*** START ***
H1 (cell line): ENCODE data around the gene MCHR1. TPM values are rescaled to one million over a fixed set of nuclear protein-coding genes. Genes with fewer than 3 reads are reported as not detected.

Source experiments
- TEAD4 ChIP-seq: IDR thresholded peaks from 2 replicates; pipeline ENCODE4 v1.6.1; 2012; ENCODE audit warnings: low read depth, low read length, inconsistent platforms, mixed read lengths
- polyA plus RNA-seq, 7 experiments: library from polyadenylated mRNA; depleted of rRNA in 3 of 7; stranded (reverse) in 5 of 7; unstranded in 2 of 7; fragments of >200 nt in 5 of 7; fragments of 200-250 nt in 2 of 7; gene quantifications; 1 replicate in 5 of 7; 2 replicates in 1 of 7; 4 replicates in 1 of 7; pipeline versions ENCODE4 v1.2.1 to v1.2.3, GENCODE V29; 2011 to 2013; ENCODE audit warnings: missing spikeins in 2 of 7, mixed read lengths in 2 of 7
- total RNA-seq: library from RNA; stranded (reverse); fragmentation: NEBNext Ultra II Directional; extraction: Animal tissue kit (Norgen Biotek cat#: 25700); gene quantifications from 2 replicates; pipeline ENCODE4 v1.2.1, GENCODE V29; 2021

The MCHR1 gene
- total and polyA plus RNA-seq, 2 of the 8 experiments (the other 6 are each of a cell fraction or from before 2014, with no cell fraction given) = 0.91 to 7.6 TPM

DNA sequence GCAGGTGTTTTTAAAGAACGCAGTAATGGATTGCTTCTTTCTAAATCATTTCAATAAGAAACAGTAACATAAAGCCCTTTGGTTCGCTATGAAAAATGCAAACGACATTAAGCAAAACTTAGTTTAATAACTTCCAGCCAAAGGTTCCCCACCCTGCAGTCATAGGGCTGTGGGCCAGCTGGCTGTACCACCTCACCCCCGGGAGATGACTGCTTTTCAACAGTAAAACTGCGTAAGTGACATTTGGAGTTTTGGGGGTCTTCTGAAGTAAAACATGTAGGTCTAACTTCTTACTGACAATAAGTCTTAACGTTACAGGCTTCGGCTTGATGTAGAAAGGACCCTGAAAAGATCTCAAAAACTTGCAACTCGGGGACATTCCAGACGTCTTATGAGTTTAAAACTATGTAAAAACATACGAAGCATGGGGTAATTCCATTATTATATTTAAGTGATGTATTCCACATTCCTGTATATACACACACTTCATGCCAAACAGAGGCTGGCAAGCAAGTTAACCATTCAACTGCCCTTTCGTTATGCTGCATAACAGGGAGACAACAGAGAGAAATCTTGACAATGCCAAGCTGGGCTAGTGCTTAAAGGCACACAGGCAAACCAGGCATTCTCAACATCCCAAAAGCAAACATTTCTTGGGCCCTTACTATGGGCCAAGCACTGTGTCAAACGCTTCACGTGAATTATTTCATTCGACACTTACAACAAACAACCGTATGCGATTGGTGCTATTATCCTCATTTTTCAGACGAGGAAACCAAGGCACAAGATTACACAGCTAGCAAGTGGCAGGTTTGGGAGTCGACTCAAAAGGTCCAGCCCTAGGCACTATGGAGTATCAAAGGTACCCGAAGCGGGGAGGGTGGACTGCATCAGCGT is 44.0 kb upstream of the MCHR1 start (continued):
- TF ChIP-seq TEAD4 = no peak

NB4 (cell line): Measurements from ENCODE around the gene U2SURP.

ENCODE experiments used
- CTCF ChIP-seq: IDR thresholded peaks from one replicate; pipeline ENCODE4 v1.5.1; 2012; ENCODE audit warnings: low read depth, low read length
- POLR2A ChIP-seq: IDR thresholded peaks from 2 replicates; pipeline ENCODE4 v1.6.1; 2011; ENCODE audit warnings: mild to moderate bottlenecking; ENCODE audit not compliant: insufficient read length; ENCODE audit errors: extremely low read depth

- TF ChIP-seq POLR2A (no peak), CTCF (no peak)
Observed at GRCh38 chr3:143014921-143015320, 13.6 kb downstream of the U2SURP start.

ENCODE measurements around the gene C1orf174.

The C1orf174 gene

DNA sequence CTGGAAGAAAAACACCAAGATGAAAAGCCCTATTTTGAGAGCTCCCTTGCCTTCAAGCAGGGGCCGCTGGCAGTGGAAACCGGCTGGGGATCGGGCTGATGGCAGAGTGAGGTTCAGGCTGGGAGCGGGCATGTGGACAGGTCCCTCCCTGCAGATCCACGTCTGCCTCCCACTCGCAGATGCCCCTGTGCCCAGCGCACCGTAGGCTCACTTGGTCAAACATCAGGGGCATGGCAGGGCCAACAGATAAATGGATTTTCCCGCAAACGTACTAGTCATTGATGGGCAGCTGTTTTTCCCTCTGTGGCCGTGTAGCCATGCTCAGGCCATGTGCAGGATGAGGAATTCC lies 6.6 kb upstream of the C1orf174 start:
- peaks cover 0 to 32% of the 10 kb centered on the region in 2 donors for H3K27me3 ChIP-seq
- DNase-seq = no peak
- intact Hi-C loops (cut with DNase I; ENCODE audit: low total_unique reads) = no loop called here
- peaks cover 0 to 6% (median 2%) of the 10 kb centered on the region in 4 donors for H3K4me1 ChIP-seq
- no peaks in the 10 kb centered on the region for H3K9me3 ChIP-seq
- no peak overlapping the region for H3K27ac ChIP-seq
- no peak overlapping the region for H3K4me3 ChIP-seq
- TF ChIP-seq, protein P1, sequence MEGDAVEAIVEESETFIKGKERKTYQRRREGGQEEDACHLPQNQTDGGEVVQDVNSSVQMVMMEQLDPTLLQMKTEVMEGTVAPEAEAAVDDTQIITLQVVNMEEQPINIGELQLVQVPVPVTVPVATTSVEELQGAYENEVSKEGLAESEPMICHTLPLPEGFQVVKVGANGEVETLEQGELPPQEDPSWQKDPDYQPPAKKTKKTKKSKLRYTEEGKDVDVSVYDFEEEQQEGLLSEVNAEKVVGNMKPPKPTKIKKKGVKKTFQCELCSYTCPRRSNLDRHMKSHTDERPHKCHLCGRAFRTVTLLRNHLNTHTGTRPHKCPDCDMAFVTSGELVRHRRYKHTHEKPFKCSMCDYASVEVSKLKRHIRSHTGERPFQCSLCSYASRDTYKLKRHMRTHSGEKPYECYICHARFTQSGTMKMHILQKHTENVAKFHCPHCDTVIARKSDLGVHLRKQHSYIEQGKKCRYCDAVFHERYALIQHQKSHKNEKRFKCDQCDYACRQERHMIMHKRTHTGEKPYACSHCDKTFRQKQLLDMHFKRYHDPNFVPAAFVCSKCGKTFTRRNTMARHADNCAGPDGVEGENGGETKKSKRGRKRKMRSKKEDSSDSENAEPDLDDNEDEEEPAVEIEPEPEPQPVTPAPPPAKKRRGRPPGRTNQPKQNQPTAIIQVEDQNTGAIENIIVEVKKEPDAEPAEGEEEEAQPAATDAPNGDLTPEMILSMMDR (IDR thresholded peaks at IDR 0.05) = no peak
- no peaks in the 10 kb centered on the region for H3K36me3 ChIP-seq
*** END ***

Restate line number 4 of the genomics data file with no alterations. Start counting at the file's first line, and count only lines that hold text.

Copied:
- polyA plus RNA-seq, 7 experiments: library from polyadenylated mRNA; depleted of rRNA in 3 of 7; stranded (reverse) in 5 of 7; unstranded in 2 of 7; fragments of >200 nt in 5 of 7; fragments of 200-250 nt in 2 of 7; gene quantifications; 1 replicate in 5 of 7; 2 replicates in 1 of 7; 4 replicates in 1 of 7; pipeline versions ENCODE4 v1.2.1 to v1.2.3, GENCODE V29; 2011 to 2013; ENCODE audit warnings: missing spikeins in 2 of 7, mixed read lengths in 2 of 7